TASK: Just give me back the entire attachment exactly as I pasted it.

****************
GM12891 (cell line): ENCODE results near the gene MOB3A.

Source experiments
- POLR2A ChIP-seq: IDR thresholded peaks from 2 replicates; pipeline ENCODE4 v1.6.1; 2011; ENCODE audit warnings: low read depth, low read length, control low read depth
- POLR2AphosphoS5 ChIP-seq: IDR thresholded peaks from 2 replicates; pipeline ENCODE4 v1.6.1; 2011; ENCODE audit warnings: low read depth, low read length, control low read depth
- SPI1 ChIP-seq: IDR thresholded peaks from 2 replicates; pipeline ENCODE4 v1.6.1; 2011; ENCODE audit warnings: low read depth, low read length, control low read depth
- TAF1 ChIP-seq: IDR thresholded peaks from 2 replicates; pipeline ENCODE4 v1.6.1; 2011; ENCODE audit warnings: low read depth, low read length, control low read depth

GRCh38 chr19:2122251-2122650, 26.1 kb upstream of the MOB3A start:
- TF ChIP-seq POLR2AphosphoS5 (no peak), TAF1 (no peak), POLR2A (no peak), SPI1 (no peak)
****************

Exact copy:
GM12891 (cell line): ENCODE results near the gene MOB3A.

Source experiments
- POLR2A ChIP-seq: IDR thresholded peaks from 2 replicates; pipeline ENCODE4 v1.6.1; 2011; ENCODE audit warnings: low read depth, low read length, control low read depth
- POLR2AphosphoS5 ChIP-seq: IDR thresholded peaks from 2 replicates; pipeline ENCODE4 v1.6.1; 2011; ENCODE audit warnings: low read depth, low read length, control low read depth
- SPI1 ChIP-seq: IDR thresholded peaks from 2 replicates; pipeline ENCODE4 v1.6.1; 2011; ENCODE audit warnings: low read depth, low read length, control low read depth
- TAF1 ChIP-seq: IDR thresholded peaks from 2 replicates; pipeline ENCODE4 v1.6.1; 2011; ENCODE audit warnings: low read depth, low read length, control low read depth

GRCh38 chr19:2122251-2122650, 26.1 kb upstream of the MOB3A start:
- TF ChIP-seq POLR2AphosphoS5 (no peak), TAF1 (no peak), POLR2A (no peak), SPI1 (no peak)